Dubai: Meet souq traders who can identify customers' nationalities on sight, speak over 10 languages

'These visitors feel respected for their culture and language, making them feel at ease while exploring the market,' says one salesperson


SM Ayaz Zakir

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Published: Thu 18 May 2023, 6:00 AM

Last updated: Wed 7 Jun 2023, 8:22 AM

When Nicholas Petrids, a Greek national, entered the Old Deira Souq, he was amazed by a vendor greeting him in Greek and inviting him inside the shop. “At first, I was mind blown because he perfectly identified that I am from Greece and greeted me in Greek, the language is not widely spoken,” said Petrids.

Petrids, along with his wife and family, is visiting Dubai and was eager to see the old part of the city. “I told him that you don’t look [like you are] from my country (in English). However, he responded with a smile and replied in Greek: I am from Iran, but I know many languages,” said Nicholas.

Mukhtar Abdullah Asad
Mukhtar Abdullah Asad
Yousuf Abdullah
Yousuf Abdullah

Mukhtar Abdullah Asad and Yousuf Abdullah are spices and souvenir traders at the Old Souq in Deira, and can not only identify the nationalities of their customers, but also speak their languages.

How do they do it?

To cater to visitors from across the globe, salespersons have become proficient at communicating in various international languages and possess remarkable skills in identifying the tourist’s nationality with just one look.

“For us, it is not that surprising! But tourists and the residents find it very impressive,” said Mukhtar, who knows about 12 languages, including German, Spanish, Italian, Russian, and multiple dialects of Arabic, Swahili, Urdu, and Nigerian. “I [learnt] this identification skill through years of experience and detailed observation."

Listen to Mukhtar talking in various languages in this video:

From traditional garments to distinctive hairstyles and cultural symbols, salespersons have learned to decode visual cues, helping them identify the visitor's country of origin.

Yousuf Abdullah, an owner of souvenirs, spices, and gift shops at the souq, said this skill was honed through years of observation. “I came to Dubai in 2008, and from then, I have been communicating with people of various nationalities who come to the souq. “As a visitor enters the market, their clothing, accessories, and physical features provide required clues about their nationality. For instance, I can identify a German by observing their eyes; they are very quick shoppers. Spanish people walking into the souq admire the market’s architecture and then shop. An Englishman will gracefully walk appreciating everything the market has,” said Yousuf, who can communicate in over 15 languages.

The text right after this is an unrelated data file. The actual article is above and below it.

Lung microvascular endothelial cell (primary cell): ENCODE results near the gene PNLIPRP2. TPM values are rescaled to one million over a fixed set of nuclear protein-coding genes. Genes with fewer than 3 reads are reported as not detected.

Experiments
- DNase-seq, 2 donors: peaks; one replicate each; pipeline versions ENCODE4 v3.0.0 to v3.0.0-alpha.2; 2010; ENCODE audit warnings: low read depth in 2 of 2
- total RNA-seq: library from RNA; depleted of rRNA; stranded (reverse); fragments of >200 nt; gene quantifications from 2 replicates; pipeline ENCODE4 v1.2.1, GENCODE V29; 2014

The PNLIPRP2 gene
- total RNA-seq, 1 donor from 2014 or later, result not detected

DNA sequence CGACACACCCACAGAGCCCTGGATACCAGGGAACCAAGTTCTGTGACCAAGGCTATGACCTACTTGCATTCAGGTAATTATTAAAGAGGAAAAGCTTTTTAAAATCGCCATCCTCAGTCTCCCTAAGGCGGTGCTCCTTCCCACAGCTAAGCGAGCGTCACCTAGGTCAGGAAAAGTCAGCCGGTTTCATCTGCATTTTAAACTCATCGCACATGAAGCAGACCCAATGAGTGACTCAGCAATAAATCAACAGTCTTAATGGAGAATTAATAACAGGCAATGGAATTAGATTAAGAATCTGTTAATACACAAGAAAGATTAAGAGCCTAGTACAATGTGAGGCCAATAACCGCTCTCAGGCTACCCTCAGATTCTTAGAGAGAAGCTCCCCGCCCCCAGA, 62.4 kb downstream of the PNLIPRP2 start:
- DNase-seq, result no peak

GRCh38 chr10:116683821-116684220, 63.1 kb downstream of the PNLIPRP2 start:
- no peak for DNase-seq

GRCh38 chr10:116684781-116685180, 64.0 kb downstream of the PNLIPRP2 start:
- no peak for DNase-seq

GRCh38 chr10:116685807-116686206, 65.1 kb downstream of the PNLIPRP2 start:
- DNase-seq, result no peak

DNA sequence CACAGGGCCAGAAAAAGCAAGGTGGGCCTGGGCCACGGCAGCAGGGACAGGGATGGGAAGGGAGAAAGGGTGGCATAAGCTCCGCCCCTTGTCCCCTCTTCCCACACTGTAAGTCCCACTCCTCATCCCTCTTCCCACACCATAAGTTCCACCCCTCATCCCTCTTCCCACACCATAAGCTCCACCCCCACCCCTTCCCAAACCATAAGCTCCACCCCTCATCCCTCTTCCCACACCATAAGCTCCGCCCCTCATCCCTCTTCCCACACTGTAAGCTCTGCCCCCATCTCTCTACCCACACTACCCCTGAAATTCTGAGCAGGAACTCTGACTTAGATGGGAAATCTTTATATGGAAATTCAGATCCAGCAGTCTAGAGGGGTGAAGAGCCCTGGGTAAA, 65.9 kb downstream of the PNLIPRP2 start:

Mukhtar and Yousuf agree that apart from visual cues, they often rely on linguistics to find out the nationality of visitors. “We have sharp ears and catch just one word from their language. We can even identify if a German speaks Spanish. The words are not so firm," said Yousuf.

By paying complete attention to visitors’ conversations or initial interactions, salespersons here can accurately determine the visitor's linguistic background. "This allows us to adapt their communication style accordingly,” added Yousuf.

Sharique Hassan, a Pakistani expat working at a gold shop in Gold Souq, knows about ten languages, including Russian, Chinese, Spanish, Italian, and different dialects of Arabic. “I used to work at the souvenir store before switching my job. I learned that when a salesperson converses with customers in their native language, it creates a welcoming and comfortable environment for them,” said Shariq.

“These visitors feel respected for their culture and language, making them feel at ease while exploring the market,” said Shariq.

The ability of salespersons to speak different languages not only helps the tourist to have a great shopping experience but also adds to the lively atmosphere and unique appeal of local markets. When these salespersons communicate in different languages, it helps people from different countries feel welcome and understood. “It creates a sense of togetherness and unity, showing that despite our differences, we can connect and appreciate each other,” concluded Mukhtar.


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